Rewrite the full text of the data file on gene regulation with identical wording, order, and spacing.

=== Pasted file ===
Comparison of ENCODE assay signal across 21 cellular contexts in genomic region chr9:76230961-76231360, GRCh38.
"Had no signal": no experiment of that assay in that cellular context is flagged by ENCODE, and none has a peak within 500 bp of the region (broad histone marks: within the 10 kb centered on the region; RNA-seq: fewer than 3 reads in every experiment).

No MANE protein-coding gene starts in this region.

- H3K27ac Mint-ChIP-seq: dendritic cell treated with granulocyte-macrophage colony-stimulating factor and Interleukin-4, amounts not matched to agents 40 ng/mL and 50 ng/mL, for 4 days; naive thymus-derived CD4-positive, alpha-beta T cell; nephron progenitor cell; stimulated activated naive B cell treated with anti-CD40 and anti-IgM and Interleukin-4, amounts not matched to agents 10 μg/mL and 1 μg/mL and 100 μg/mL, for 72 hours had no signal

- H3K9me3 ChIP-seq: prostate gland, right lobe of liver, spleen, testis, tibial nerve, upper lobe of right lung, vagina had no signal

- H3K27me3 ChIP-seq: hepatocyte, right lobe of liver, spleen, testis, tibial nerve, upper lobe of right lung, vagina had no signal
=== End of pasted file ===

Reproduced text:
Comparison of ENCODE assay signal across 21 cellular contexts in genomic region chr9:76230961-76231360, GRCh38.
"Had no signal": no experiment of that assay in that cellular context is flagged by ENCODE, and none has a peak within 500 bp of the region (broad histone marks: within the 10 kb centered on the region; RNA-seq: fewer than 3 reads in every experiment).

No MANE protein-coding gene starts in this region.

- H3K27ac Mint-ChIP-seq: dendritic cell treated with granulocyte-macrophage colony-stimulating factor and Interleukin-4, amounts not matched to agents 40 ng/mL and 50 ng/mL, for 4 days; naive thymus-derived CD4-positive, alpha-beta T cell; nephron progenitor cell; stimulated activated naive B cell treated with anti-CD40 and anti-IgM and Interleukin-4, amounts not matched to agents 10 μg/mL and 1 μg/mL and 100 μg/mL, for 72 hours had no signal

- H3K9me3 ChIP-seq: prostate gland, right lobe of liver, spleen, testis, tibial nerve, upper lobe of right lung, vagina had no signal

- H3K27me3 ChIP-seq: hepatocyte, right lobe of liver, spleen, testis, tibial nerve, upper lobe of right lung, vagina had no signal